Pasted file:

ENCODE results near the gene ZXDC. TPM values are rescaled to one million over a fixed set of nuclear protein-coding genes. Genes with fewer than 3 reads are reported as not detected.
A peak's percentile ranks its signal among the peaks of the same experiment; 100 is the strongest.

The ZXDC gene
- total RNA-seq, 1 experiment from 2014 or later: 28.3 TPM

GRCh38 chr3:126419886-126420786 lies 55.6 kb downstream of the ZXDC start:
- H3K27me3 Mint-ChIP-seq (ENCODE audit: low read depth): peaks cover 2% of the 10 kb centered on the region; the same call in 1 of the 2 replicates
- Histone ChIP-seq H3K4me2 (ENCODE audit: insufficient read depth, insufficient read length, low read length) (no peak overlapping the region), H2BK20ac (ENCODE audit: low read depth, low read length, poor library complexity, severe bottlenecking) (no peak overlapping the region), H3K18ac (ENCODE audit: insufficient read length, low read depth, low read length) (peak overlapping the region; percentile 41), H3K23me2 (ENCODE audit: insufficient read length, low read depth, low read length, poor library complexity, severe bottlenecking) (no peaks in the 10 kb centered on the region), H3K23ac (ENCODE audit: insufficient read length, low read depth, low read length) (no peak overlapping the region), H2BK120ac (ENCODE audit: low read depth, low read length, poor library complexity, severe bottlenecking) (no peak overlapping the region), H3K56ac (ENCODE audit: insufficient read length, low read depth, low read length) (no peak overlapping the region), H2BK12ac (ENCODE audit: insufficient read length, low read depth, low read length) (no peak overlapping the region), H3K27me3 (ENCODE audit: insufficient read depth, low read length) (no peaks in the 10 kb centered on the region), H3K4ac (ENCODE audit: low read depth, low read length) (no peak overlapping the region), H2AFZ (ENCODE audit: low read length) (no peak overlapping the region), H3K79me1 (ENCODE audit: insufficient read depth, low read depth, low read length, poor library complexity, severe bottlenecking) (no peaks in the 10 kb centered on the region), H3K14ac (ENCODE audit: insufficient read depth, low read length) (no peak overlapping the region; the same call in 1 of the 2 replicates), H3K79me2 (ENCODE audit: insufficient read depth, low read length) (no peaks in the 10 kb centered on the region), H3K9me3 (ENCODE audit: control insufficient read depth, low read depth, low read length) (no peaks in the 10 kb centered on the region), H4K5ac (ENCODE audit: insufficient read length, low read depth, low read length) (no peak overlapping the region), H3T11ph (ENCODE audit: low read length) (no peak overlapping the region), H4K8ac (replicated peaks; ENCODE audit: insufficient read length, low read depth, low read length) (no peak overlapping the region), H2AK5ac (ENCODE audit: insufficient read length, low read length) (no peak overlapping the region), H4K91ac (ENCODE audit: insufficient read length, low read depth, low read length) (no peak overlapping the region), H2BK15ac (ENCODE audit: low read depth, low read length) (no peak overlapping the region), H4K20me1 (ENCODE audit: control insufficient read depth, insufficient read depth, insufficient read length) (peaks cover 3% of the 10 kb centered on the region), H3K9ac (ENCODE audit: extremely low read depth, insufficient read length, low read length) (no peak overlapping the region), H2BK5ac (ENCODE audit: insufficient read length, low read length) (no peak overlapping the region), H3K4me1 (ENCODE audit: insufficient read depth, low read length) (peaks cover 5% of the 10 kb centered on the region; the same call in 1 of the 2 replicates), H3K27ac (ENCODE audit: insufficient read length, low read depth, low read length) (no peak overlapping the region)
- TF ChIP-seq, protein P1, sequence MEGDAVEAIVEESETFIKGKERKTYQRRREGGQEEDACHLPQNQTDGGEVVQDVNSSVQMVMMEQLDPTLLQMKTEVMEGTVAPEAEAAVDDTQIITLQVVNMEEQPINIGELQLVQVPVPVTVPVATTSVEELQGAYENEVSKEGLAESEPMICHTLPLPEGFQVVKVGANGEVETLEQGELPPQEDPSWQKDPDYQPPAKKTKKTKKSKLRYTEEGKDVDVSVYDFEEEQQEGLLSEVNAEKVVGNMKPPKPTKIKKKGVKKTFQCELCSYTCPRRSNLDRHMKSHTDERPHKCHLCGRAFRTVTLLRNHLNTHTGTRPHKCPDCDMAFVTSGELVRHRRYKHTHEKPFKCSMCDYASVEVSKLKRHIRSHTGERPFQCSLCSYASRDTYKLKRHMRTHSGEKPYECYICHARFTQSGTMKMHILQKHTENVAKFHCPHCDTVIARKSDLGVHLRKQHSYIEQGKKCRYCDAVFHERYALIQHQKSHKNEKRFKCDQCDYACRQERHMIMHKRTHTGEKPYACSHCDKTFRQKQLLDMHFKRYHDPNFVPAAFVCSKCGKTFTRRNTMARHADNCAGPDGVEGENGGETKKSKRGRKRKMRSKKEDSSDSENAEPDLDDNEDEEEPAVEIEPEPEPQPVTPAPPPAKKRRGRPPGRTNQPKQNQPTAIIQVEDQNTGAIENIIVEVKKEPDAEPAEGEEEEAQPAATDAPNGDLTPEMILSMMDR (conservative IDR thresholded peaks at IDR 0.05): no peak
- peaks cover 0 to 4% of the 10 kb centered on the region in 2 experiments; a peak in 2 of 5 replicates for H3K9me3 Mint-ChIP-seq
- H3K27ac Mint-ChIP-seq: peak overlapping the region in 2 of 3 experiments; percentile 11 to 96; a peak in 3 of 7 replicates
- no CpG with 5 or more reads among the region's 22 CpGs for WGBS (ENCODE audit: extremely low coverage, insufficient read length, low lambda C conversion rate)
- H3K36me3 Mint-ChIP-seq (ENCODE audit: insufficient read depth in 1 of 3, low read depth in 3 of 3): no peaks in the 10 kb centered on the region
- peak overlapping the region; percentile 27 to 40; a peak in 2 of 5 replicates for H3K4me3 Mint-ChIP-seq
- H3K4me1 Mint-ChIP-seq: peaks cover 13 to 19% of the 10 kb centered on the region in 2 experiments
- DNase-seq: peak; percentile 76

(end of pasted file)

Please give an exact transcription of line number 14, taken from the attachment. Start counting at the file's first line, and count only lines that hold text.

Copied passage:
- H3K4me1 Mint-ChIP-seq: peaks cover 13 to 19% of the 10 kb centered on the region in 2 experiments